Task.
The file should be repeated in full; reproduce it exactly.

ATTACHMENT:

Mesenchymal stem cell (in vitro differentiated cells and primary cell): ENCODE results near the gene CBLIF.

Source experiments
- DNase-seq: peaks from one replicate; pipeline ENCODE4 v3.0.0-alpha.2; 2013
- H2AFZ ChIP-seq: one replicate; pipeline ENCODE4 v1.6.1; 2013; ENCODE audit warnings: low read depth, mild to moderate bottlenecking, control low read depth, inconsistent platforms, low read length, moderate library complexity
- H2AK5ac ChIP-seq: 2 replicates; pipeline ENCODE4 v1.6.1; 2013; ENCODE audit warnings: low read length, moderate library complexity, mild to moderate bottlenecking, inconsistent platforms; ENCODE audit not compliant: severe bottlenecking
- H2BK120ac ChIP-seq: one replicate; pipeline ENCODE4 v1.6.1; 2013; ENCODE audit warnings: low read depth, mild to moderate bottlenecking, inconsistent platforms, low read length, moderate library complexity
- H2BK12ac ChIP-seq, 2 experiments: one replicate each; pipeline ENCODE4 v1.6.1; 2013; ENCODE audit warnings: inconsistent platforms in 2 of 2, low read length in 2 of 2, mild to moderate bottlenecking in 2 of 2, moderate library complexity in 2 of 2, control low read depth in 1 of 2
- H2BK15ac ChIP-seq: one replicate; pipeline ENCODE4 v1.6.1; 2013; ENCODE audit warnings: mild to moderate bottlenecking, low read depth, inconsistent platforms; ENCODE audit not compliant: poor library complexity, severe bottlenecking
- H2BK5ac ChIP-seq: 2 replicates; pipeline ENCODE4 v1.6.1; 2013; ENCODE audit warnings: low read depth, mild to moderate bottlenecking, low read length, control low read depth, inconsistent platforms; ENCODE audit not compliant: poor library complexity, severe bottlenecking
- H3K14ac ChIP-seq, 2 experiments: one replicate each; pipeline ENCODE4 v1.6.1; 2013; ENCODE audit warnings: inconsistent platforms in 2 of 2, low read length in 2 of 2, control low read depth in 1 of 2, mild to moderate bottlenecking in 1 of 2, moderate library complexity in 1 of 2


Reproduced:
Mesenchymal stem cell (in vitro differentiated cells and primary cell): ENCODE results near the gene CBLIF.

Source experiments
- DNase-seq: peaks from one replicate; pipeline ENCODE4 v3.0.0-alpha.2; 2013
- H2AFZ ChIP-seq: one replicate; pipeline ENCODE4 v1.6.1; 2013; ENCODE audit warnings: low read depth, mild to moderate bottlenecking, control low read depth, inconsistent platforms, low read length, moderate library complexity
- H2AK5ac ChIP-seq: 2 replicates; pipeline ENCODE4 v1.6.1; 2013; ENCODE audit warnings: low read length, moderate library complexity, mild to moderate bottlenecking, inconsistent platforms; ENCODE audit not compliant: severe bottlenecking
- H2BK120ac ChIP-seq: one replicate; pipeline ENCODE4 v1.6.1; 2013; ENCODE audit warnings: low read depth, mild to moderate bottlenecking, inconsistent platforms, low read length, moderate library complexity
- H2BK12ac ChIP-seq, 2 experiments: one replicate each; pipeline ENCODE4 v1.6.1; 2013; ENCODE audit warnings: inconsistent platforms in 2 of 2, low read length in 2 of 2, mild to moderate bottlenecking in 2 of 2, moderate library complexity in 2 of 2, control low read depth in 1 of 2
- H2BK15ac ChIP-seq: one replicate; pipeline ENCODE4 v1.6.1; 2013; ENCODE audit warnings: mild to moderate bottlenecking, low read depth, inconsistent platforms; ENCODE audit not compliant: poor library complexity, severe bottlenecking
- H2BK5ac ChIP-seq: 2 replicates; pipeline ENCODE4 v1.6.1; 2013; ENCODE audit warnings: low read depth, mild to moderate bottlenecking, low read length, control low read depth, inconsistent platforms; ENCODE audit not compliant: poor library complexity, severe bottlenecking
- H3K14ac ChIP-seq, 2 experiments: one replicate each; pipeline ENCODE4 v1.6.1; 2013; ENCODE audit warnings: inconsistent platforms in 2 of 2, low read length in 2 of 2, control low read depth in 1 of 2, mild to moderate bottlenecking in 1 of 2, moderate library complexity in 1 of 2